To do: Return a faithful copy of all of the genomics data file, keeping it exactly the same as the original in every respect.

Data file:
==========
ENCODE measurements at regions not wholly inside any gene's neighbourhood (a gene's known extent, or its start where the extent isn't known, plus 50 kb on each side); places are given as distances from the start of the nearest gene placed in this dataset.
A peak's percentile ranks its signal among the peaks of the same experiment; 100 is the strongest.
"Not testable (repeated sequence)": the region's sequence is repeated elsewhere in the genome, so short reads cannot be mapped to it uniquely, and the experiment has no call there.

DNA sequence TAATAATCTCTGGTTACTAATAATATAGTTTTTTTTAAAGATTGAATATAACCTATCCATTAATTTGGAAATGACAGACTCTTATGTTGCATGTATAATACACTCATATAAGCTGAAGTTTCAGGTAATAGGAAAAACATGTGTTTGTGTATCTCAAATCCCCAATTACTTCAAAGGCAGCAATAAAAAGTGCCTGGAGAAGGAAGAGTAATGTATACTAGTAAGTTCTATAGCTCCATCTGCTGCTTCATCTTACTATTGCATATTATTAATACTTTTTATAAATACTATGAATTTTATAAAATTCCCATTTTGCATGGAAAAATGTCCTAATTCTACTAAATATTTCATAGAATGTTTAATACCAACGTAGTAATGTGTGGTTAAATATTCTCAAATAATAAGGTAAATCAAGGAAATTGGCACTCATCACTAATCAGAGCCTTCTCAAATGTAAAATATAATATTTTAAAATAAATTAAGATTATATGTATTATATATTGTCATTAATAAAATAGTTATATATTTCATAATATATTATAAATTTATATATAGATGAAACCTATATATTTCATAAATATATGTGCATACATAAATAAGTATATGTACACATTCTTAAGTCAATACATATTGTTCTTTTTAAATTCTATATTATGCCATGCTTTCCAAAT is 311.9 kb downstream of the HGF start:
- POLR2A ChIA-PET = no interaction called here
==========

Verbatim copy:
ENCODE measurements at regions not wholly inside any gene's neighbourhood (a gene's known extent, or its start where the extent isn't known, plus 50 kb on each side); places are given as distances from the start of the nearest gene placed in this dataset.
A peak's percentile ranks its signal among the peaks of the same experiment; 100 is the strongest.
"Not testable (repeated sequence)": the region's sequence is repeated elsewhere in the genome, so short reads cannot be mapped to it uniquely, and the experiment has no call there.

DNA sequence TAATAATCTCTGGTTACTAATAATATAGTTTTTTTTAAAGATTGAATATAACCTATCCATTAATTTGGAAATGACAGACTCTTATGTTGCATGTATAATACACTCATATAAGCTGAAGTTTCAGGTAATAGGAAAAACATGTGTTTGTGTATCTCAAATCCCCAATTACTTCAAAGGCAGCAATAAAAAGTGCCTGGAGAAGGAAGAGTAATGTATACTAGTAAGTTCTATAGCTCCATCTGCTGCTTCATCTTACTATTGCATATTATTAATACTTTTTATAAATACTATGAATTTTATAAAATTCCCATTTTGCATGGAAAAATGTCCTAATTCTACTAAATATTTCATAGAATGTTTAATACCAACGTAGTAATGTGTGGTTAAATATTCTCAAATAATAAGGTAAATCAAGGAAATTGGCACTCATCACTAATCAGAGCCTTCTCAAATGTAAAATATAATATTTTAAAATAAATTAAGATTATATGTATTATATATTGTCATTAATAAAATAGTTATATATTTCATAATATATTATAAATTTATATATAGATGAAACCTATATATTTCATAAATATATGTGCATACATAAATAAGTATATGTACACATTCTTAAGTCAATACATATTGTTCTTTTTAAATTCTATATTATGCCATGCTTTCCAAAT is 311.9 kb downstream of the HGF start:
- POLR2A ChIA-PET = no interaction called here